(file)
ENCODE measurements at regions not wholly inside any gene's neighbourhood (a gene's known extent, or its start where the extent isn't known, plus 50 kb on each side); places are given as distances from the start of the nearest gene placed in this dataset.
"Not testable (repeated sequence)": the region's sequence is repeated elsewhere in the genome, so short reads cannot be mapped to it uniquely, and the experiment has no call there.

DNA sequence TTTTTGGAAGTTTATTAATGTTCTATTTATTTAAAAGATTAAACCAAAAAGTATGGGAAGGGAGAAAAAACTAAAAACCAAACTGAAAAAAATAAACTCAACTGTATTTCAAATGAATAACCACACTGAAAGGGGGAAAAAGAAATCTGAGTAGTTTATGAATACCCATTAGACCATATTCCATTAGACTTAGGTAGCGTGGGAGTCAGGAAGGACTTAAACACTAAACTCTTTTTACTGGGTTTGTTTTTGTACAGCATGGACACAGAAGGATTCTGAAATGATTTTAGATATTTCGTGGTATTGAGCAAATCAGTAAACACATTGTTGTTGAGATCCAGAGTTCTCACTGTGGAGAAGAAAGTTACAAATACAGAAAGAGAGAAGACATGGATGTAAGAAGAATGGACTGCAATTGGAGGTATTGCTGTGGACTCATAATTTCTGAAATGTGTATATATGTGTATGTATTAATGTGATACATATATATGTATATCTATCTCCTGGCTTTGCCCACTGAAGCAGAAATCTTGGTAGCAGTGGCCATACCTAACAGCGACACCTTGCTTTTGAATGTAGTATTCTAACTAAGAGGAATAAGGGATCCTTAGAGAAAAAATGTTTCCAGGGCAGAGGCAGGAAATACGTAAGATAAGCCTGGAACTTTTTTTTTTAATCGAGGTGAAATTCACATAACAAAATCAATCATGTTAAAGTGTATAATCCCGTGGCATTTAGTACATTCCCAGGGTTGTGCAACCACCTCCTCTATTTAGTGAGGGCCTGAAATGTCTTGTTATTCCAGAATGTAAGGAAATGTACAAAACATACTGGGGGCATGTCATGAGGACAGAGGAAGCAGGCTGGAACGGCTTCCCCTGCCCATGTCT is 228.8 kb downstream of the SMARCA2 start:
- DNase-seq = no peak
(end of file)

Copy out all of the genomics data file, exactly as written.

ENCODE measurements at regions not wholly inside any gene's neighbourhood (a gene's known extent, or its start where the extent isn't known, plus 50 kb on each side); places are given as distances from the start of the nearest gene placed in this dataset.
"Not testable (repeated sequence)": the region's sequence is repeated elsewhere in the genome, so short reads cannot be mapped to it uniquely, and the experiment has no call there.

DNA sequence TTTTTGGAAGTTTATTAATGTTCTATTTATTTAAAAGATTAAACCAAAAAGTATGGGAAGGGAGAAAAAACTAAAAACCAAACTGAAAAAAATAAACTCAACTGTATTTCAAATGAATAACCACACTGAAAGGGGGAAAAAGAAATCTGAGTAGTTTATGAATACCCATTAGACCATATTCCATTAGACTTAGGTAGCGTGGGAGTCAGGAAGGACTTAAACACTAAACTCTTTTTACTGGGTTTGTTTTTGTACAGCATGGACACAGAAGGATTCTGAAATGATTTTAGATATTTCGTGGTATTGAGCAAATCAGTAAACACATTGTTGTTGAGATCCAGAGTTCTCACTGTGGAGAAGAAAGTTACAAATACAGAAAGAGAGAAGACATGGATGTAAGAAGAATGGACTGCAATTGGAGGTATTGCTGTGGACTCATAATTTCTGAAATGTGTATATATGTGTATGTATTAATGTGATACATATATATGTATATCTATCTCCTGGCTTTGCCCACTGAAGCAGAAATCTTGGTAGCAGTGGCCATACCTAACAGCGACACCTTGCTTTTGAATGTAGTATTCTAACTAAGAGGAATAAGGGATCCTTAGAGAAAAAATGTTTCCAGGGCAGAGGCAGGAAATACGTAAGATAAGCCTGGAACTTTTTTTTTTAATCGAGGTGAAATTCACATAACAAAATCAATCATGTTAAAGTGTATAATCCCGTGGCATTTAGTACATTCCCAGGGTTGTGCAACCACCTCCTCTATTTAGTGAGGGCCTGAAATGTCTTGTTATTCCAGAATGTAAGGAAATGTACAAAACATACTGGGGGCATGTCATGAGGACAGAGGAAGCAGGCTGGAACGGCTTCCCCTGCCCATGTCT is 228.8 kb downstream of the SMARCA2 start:
- DNase-seq = no peak